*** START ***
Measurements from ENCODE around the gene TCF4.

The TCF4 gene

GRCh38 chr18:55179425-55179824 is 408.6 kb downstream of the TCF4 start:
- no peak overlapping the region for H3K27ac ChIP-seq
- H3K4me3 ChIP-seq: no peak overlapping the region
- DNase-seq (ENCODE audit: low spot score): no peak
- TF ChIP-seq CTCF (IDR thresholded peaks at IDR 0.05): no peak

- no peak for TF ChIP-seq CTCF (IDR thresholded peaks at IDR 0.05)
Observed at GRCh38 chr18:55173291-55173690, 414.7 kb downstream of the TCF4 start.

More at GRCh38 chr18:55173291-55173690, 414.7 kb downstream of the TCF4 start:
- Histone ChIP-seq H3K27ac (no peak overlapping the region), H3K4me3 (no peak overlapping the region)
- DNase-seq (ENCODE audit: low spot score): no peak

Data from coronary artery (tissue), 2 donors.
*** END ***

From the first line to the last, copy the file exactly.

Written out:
Measurements from ENCODE around the gene TCF4.

The TCF4 gene

GRCh38 chr18:55179425-55179824 is 408.6 kb downstream of the TCF4 start:
- no peak overlapping the region for H3K27ac ChIP-seq
- H3K4me3 ChIP-seq: no peak overlapping the region
- DNase-seq (ENCODE audit: low spot score): no peak
- TF ChIP-seq CTCF (IDR thresholded peaks at IDR 0.05): no peak

- no peak for TF ChIP-seq CTCF (IDR thresholded peaks at IDR 0.05)
Observed at GRCh38 chr18:55173291-55173690, 414.7 kb downstream of the TCF4 start.

More at GRCh38 chr18:55173291-55173690, 414.7 kb downstream of the TCF4 start:
- Histone ChIP-seq H3K27ac (no peak overlapping the region), H3K4me3 (no peak overlapping the region)
- DNase-seq (ENCODE audit: low spot score): no peak

Data from coronary artery (tissue), 2 donors.